On Friday, a federal appeals court overturned a lower-court judge’s order to stop the National Security Agency (NSA) mass gathering of phone records and metadata.

This is, no doubt, just the latest in the government’s embattled spying program. Congress has already passed legislation that will end the government’s bulk data collection. The new system will establish that the telecom companies will retain data and the government will be able to search the records held by the private company with a court order.

The decision the appeals court overturned was entered by District Court Judge Richard Leon in December 2013. Judge Leon found that the mass collection of metadata violated Constitutional privacy protections. The programs Judge Leon took issue with came into being following the attacks on September 11, 2001.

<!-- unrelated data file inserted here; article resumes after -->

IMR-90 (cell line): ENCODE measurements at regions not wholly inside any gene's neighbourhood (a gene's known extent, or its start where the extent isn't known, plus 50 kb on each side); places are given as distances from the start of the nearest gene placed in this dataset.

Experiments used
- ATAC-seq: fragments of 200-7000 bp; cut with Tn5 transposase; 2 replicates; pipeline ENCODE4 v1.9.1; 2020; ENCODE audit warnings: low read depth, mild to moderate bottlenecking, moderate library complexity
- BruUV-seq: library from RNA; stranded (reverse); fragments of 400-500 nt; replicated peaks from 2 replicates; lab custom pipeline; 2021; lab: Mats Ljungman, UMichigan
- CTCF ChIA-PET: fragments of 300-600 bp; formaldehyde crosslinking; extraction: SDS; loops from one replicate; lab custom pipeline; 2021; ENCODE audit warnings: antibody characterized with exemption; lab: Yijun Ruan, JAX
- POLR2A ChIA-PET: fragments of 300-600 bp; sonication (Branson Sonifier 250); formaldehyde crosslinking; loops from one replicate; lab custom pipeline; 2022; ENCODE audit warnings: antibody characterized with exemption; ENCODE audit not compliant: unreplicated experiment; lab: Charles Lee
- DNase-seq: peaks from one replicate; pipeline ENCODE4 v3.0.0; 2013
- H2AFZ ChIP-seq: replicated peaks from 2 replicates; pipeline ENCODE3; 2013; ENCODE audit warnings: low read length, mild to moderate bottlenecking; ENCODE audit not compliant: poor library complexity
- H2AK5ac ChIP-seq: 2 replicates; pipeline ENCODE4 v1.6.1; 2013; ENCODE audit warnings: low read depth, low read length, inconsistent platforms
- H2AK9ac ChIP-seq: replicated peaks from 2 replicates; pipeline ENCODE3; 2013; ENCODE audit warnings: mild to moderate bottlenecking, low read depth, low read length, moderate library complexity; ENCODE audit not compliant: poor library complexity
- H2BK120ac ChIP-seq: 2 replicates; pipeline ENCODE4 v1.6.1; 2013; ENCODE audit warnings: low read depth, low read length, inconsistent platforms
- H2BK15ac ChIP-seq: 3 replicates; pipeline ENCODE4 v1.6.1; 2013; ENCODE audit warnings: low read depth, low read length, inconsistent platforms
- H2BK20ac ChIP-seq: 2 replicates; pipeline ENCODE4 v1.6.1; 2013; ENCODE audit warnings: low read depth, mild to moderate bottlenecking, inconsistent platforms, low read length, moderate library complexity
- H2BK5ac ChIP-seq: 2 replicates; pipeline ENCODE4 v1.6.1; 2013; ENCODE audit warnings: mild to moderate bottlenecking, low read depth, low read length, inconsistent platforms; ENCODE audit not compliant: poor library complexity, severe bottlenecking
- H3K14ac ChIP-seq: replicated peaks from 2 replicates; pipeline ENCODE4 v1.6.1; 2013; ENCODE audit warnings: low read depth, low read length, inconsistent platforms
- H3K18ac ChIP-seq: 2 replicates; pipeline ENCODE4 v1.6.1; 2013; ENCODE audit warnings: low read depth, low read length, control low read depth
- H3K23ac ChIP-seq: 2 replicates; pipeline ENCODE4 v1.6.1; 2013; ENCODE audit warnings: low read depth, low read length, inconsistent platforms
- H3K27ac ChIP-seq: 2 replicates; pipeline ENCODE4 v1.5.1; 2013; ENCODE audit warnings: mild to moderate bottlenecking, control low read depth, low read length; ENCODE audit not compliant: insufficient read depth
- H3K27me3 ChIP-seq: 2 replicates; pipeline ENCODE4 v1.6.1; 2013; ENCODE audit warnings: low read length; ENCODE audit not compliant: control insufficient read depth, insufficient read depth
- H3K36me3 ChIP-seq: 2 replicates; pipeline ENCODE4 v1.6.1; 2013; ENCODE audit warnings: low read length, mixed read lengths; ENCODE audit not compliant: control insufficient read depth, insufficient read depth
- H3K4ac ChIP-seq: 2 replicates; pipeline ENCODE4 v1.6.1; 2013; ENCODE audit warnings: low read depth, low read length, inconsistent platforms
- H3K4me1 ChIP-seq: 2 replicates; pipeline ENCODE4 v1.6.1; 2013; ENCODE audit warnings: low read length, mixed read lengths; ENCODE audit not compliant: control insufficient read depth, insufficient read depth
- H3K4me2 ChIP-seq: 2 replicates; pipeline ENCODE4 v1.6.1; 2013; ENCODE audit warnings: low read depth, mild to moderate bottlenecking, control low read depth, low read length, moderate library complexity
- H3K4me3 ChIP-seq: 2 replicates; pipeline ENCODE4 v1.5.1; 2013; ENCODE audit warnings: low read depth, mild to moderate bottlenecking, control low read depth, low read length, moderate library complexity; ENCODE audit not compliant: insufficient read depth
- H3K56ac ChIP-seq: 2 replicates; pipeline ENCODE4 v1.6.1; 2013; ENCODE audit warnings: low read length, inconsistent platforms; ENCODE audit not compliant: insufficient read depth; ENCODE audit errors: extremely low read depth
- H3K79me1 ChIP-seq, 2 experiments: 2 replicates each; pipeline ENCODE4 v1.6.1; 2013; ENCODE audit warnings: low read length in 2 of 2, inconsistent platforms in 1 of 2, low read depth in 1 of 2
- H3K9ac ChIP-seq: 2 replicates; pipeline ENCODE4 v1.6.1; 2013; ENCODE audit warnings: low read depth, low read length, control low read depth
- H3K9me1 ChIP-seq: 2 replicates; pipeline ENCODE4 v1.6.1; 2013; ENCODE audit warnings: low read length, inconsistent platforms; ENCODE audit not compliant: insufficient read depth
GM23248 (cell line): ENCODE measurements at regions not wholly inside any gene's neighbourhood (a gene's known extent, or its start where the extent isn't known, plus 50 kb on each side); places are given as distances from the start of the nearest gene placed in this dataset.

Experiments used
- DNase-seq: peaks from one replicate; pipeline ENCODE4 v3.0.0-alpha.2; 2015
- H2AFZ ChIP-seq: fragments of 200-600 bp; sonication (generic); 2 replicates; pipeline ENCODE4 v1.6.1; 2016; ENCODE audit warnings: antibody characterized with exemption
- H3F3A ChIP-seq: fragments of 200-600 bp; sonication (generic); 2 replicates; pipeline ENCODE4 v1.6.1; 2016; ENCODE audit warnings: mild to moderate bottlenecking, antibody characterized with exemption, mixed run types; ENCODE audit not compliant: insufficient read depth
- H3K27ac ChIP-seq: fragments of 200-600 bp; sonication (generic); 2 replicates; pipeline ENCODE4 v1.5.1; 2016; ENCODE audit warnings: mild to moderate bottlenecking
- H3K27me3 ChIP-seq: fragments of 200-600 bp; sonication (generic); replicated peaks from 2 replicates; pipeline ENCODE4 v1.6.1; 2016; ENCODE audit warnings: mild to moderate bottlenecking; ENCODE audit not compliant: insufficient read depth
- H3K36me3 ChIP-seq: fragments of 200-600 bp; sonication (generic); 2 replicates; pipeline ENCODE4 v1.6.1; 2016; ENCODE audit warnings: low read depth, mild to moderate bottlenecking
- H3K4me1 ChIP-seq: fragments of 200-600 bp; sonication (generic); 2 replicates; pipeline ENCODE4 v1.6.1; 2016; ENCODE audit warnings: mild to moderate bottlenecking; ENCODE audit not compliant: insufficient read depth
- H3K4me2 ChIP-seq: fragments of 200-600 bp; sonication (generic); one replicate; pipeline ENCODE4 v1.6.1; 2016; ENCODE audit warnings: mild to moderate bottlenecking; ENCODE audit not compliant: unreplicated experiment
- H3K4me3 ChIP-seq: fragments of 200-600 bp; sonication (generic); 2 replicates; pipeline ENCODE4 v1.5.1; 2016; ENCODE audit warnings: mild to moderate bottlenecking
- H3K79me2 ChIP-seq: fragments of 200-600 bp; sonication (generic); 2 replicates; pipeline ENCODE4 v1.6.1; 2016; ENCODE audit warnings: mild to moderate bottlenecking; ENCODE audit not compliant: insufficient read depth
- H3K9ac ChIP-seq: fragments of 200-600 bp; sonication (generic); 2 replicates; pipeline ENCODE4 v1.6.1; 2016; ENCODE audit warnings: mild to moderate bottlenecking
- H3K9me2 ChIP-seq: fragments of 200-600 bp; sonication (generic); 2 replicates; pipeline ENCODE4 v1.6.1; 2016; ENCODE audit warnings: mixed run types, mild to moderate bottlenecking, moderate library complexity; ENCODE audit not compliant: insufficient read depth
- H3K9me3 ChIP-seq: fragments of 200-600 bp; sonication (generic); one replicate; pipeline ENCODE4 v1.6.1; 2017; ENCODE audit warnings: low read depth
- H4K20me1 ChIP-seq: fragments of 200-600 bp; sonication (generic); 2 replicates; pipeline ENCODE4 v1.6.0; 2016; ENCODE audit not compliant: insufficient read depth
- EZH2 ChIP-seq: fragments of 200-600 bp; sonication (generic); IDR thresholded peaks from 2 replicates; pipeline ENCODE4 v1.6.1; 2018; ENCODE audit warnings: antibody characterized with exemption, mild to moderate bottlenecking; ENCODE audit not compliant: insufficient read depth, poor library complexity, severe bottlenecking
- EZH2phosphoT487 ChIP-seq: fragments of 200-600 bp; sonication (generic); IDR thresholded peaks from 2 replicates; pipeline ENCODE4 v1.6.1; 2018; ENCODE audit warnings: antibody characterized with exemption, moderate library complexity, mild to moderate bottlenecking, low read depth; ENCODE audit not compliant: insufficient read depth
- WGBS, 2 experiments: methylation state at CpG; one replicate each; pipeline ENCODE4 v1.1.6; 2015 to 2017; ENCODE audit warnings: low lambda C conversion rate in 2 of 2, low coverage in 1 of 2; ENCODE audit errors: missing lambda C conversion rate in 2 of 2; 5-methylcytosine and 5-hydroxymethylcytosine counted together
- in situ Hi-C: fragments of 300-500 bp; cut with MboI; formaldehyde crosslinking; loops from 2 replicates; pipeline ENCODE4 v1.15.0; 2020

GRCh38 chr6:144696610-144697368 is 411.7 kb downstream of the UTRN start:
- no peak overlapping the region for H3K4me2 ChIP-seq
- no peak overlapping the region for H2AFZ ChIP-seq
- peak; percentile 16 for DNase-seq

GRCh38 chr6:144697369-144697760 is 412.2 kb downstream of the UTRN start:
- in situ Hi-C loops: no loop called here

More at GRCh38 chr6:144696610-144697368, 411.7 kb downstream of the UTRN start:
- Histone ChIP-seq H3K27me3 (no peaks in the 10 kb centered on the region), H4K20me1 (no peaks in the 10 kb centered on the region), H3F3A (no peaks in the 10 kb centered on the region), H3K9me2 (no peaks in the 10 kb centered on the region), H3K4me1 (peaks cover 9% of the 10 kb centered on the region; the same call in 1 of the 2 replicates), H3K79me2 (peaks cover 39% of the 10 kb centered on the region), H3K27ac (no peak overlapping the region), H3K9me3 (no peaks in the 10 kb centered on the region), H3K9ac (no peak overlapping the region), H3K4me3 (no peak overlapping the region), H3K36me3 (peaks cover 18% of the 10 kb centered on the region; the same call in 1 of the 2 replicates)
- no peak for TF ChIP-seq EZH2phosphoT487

The case the appeals court decided on was filed by Larry Klayman after Edward Snowden revealed the breadth of the government’s domestic spying efforts. Mr. Klayman was not happy with the court’s decision.

“This is why Donald Trump is so popular right now, because every branch of government–including the judiciary which is supposed to protect us from the tyranny of the government–has broken down,” Klayman said.

While Klayman is scheduled for a new hearing in his case next week, he has stated that he is confident his side will prevail in the end.